Webster's Revised Unabridged Dictionary (1913 + 1828)


Displaying 2 result(s) from the 1913 edition:
Become (Page: 130)

Be*come" (?), v. i. [imp. Became (?); p. p. Become; p. pr. & vb. n. Becoming.] [OE. bicumen, becumen, AS. becuman to come to, to happen; akin to D. bekomen, OHG.a piquëman, Goth. biquiman to come upon, G. bekommen to get, suit. See Be-, and Come.]

1. To pass from one state to another; to enter into some state or condition, by a change from another state, or by assuming or receiving new properties or qualities, additional matter, or a new character.

The Lord God . . . breathed into his nostrils the breath of life; and man became a living soul. Gen. ii. 7.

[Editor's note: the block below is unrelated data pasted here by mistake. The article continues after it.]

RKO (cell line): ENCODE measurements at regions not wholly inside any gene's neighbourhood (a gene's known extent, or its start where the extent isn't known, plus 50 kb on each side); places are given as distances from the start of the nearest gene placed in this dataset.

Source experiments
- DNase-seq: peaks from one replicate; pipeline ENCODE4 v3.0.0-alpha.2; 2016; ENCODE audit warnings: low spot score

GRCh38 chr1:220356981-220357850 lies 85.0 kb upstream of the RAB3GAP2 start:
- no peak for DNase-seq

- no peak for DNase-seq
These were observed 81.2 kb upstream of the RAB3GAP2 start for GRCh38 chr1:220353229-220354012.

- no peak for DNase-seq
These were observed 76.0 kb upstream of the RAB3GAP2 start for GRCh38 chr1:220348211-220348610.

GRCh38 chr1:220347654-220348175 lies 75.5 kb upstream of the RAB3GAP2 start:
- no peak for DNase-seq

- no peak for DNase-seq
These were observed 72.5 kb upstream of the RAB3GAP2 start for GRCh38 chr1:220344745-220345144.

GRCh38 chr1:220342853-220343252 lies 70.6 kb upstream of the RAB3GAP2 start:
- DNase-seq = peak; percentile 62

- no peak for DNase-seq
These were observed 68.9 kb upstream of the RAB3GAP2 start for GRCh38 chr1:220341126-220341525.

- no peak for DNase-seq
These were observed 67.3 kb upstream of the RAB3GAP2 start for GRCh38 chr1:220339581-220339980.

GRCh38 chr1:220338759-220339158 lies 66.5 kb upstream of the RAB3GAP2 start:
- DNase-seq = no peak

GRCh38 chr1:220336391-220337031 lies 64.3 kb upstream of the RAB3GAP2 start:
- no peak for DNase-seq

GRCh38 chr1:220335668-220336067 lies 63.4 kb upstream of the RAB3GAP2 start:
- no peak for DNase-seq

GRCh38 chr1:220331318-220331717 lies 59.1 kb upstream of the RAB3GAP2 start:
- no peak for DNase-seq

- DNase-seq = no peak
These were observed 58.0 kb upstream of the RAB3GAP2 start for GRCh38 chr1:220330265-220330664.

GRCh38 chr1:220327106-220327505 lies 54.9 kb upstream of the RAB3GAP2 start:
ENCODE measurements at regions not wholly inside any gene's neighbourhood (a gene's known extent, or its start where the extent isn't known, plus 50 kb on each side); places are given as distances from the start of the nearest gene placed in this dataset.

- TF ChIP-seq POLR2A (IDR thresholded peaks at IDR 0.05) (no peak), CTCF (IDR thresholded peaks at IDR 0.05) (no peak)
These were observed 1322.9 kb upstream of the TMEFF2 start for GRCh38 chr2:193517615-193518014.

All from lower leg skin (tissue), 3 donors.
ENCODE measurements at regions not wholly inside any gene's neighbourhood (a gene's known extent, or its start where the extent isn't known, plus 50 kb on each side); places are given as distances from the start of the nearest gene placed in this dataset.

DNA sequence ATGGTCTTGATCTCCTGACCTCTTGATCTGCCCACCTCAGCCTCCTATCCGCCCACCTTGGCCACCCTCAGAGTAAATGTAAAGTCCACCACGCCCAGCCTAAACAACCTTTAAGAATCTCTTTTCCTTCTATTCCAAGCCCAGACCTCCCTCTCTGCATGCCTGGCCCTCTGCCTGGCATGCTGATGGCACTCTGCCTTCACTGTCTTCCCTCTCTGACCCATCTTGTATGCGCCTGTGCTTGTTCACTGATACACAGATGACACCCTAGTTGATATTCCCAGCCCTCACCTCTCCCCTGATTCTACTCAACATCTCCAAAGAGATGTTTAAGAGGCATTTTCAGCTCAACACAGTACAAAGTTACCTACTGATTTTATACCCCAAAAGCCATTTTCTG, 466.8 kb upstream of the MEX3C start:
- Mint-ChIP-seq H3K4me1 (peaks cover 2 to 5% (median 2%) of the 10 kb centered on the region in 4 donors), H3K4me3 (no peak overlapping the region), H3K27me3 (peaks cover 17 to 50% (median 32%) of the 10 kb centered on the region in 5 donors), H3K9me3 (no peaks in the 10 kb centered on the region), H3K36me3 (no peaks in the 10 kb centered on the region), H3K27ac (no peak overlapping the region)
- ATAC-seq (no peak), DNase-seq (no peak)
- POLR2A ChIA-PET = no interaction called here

That error now which is become my crime. Milton.

2. To come; to get. [Obs.]

But, madam, where is Warwick then become! Shak.
To become of, to be the present state or place of; to be the fate of; to be the end of; to be the final or subsequent condition of.
What is then become of so huge a multitude? Sir W. Raleigh.

Become (Page: 130)

Be*come", v. t. To suit or be suitable to; to be congruous with; to befit; to accord with, in character or circumstances; to be worthy of, or proper for; to cause to appear well; -- said of persons and things.

It becomes me so to speak of so excellent a poet. Dryden.
I have known persons so anxious to have their dress become them, as to convert it, at length, into their proper self, and thus actually to become the dress. Coleridge.